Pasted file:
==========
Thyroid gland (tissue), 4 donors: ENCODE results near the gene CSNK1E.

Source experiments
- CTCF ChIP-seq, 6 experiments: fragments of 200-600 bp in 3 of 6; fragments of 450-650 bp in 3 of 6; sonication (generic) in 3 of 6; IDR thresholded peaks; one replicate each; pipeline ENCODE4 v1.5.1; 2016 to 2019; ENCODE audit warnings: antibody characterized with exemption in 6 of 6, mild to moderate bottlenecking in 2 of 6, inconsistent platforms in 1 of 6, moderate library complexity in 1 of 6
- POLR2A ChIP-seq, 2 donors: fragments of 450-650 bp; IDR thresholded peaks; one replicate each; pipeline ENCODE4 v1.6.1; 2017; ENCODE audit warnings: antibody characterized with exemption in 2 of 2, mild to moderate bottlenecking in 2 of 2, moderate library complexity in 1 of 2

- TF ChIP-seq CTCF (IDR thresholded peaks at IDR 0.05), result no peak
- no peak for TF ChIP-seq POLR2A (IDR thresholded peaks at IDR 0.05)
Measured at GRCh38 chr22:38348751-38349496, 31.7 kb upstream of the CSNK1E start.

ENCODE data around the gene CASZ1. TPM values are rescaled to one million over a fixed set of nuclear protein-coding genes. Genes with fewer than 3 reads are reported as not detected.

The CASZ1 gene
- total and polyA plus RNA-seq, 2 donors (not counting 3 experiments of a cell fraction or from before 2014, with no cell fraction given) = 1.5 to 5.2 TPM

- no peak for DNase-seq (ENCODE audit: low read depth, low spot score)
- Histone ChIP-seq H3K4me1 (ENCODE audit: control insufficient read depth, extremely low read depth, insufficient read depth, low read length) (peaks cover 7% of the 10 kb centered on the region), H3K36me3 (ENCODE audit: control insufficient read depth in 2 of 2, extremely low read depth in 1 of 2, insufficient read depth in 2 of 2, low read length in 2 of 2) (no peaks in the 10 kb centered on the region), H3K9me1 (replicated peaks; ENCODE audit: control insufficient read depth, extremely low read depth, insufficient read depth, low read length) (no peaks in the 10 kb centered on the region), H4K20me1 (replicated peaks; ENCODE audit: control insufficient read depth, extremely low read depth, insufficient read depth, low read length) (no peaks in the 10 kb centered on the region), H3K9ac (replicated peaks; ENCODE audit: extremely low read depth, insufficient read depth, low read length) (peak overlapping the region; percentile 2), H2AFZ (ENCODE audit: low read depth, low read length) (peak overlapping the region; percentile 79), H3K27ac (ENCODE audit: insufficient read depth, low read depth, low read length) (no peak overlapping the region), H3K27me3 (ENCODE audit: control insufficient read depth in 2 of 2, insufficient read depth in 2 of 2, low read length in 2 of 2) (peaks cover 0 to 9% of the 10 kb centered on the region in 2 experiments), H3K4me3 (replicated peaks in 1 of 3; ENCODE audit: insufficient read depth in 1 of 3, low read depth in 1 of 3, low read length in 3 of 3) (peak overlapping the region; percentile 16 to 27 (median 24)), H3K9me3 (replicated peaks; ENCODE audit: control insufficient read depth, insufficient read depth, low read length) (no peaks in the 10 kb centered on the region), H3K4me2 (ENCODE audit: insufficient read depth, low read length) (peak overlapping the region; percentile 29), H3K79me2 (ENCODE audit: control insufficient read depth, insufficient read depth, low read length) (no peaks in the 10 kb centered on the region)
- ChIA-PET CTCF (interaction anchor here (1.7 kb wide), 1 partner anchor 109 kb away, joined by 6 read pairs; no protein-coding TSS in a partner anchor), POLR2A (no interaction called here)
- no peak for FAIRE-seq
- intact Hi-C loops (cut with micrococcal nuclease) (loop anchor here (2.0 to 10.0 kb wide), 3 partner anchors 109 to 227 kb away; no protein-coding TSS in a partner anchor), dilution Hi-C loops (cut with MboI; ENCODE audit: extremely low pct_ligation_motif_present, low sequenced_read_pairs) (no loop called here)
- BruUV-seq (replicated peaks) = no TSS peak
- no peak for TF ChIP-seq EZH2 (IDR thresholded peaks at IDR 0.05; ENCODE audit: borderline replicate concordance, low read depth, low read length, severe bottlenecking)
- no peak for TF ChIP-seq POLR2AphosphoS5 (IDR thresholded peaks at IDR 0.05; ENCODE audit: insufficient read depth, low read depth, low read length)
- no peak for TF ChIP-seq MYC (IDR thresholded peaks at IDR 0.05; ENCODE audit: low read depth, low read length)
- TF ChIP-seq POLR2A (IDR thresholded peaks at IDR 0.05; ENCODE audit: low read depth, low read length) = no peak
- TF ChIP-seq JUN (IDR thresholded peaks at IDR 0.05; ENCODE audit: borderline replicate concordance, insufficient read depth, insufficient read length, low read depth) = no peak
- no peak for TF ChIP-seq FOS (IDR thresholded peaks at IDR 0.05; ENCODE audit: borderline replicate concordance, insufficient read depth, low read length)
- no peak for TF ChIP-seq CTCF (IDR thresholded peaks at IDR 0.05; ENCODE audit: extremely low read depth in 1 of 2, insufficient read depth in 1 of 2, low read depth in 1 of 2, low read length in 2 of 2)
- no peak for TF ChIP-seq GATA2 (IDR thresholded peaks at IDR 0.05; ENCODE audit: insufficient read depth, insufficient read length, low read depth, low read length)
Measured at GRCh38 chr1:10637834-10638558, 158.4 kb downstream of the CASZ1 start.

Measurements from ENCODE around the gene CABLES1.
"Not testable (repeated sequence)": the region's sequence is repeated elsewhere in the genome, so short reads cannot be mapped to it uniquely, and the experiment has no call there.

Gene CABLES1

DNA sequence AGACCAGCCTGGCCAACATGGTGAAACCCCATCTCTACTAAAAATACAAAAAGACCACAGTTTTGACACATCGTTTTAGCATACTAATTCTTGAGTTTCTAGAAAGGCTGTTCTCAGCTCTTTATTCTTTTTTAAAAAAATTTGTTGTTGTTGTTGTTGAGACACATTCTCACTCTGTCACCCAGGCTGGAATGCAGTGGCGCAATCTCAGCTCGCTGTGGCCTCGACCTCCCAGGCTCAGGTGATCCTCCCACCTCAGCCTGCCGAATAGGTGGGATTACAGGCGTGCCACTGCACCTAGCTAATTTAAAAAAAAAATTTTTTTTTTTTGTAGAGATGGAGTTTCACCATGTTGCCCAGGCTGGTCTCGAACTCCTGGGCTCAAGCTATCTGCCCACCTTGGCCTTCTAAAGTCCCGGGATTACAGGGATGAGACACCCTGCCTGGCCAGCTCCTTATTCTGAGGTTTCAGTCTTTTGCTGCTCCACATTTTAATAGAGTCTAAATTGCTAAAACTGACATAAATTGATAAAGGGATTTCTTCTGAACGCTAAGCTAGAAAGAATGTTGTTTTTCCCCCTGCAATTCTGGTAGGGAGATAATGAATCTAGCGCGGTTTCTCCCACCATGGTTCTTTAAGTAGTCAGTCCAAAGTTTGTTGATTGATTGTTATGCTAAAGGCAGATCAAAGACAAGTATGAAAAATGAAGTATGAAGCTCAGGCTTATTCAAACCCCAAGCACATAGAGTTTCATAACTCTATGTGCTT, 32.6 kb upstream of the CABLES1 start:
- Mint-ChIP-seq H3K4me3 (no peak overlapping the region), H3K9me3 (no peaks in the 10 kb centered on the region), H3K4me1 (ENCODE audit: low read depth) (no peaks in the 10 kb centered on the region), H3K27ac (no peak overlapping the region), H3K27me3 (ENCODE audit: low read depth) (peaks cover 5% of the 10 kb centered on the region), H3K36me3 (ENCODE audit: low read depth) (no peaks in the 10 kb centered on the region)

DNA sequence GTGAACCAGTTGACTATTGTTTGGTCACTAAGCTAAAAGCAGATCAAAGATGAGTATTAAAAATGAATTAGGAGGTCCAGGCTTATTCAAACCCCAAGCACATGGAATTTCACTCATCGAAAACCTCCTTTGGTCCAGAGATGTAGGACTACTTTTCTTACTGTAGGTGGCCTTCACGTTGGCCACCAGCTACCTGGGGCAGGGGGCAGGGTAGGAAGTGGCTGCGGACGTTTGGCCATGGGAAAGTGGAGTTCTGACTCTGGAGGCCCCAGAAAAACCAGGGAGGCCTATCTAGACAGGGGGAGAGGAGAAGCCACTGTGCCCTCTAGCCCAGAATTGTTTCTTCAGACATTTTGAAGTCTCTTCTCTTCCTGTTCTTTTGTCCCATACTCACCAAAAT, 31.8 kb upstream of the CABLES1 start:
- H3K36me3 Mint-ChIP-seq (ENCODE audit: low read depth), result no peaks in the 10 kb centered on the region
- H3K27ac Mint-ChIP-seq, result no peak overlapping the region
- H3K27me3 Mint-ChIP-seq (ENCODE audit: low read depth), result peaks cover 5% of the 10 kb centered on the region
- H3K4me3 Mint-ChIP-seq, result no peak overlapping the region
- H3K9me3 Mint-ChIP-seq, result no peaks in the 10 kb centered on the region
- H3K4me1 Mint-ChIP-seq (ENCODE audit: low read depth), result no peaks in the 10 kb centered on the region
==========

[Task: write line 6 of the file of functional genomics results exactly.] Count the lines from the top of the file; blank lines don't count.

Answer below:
- no peak for TF ChIP-seq POLR2A (IDR thresholded peaks at IDR 0.05)